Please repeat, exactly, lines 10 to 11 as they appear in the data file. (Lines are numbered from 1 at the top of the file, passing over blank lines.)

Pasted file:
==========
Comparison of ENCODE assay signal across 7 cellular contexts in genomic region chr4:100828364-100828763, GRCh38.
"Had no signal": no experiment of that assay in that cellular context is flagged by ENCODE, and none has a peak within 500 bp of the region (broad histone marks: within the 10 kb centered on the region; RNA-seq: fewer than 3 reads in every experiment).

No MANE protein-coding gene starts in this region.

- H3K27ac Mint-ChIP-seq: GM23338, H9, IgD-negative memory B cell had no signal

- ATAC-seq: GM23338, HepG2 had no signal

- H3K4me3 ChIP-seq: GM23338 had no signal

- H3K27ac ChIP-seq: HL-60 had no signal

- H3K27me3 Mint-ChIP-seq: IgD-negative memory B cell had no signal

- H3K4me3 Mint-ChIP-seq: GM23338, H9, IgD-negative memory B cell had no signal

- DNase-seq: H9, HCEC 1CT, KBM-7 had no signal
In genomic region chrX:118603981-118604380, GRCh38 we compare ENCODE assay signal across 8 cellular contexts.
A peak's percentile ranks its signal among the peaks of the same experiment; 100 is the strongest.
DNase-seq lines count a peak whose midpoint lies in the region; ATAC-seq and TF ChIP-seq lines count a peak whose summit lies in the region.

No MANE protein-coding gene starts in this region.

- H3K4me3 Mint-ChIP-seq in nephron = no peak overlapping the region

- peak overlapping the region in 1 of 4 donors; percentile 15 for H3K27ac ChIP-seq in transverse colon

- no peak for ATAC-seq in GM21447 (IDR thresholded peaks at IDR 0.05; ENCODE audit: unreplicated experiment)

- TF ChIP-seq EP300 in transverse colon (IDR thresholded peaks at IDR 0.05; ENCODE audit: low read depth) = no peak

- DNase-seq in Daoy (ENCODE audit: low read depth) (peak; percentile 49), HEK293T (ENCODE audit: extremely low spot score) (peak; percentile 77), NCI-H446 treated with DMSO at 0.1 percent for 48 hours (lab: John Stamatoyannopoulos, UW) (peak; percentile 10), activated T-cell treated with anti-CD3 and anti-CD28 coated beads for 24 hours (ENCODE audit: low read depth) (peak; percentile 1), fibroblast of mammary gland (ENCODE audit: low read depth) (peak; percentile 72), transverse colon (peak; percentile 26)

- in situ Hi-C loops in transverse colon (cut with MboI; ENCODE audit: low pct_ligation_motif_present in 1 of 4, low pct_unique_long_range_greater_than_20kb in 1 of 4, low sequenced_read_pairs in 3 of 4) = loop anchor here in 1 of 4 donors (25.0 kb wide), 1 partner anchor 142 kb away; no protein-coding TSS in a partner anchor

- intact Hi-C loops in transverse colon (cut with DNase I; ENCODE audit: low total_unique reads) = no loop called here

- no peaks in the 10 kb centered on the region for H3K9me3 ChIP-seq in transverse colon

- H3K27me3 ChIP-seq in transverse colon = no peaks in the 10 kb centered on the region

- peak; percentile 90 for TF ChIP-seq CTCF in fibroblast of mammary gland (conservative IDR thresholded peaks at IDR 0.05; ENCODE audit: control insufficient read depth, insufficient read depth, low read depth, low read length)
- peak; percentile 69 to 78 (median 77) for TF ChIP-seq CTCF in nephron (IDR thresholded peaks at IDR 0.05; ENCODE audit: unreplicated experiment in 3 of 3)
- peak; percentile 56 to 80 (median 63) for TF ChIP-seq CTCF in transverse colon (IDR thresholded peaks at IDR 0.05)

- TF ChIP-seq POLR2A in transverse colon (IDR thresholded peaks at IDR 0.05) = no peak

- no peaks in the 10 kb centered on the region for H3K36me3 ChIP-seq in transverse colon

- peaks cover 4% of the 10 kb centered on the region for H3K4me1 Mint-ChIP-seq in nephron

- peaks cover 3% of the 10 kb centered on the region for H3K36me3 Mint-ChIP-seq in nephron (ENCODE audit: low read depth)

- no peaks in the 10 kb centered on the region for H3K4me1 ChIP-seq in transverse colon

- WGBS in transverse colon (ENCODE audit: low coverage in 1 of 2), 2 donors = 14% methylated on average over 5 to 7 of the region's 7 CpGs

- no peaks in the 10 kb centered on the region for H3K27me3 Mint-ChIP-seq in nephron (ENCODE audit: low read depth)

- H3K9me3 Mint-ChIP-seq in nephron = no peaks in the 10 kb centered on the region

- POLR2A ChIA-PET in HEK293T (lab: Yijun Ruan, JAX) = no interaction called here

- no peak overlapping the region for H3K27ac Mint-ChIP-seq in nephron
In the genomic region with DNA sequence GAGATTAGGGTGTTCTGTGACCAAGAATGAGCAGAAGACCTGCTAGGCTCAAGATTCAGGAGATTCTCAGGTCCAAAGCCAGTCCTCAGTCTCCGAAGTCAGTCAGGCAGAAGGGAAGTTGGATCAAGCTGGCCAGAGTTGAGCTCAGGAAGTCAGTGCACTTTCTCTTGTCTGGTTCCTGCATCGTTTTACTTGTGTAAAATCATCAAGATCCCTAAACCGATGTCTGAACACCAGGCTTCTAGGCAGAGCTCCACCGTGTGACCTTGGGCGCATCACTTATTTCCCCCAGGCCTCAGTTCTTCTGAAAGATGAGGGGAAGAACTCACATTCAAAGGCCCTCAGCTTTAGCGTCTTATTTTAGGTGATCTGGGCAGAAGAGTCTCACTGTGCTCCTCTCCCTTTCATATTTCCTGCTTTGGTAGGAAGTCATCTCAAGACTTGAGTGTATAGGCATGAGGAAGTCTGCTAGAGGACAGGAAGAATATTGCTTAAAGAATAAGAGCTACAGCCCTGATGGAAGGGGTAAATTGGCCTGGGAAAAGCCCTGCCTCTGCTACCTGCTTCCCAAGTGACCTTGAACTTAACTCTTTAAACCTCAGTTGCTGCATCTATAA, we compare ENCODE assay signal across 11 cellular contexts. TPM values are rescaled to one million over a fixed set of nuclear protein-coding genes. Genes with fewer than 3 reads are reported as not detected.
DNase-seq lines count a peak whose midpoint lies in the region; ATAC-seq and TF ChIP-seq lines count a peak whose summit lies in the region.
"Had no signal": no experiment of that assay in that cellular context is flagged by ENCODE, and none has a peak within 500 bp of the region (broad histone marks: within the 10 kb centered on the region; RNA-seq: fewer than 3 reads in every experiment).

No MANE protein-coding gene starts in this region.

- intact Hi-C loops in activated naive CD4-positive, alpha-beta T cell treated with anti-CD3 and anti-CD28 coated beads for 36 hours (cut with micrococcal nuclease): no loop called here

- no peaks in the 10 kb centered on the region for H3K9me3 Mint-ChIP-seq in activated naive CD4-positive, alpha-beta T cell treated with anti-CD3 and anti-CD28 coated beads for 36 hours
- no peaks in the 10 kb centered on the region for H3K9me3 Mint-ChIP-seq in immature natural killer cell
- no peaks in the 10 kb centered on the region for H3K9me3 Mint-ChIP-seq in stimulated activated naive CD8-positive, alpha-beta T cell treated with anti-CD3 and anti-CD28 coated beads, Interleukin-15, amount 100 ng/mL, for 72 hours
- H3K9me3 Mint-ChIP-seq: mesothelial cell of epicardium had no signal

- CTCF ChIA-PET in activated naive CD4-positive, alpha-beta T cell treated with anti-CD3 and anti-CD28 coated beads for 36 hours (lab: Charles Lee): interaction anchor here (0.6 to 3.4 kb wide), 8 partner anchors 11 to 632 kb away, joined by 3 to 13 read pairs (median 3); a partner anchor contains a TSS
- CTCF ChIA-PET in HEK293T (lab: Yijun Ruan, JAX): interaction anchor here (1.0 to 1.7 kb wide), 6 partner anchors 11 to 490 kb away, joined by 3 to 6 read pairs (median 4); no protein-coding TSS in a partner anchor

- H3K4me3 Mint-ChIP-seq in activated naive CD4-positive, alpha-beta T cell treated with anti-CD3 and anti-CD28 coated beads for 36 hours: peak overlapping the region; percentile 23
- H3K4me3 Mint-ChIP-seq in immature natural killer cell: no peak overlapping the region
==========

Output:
- DNase-seq: H9, HCEC 1CT, KBM-7 had no signal
In genomic region chrX:118603981-118604380, GRCh38 we compare ENCODE assay signal across 8 cellular contexts.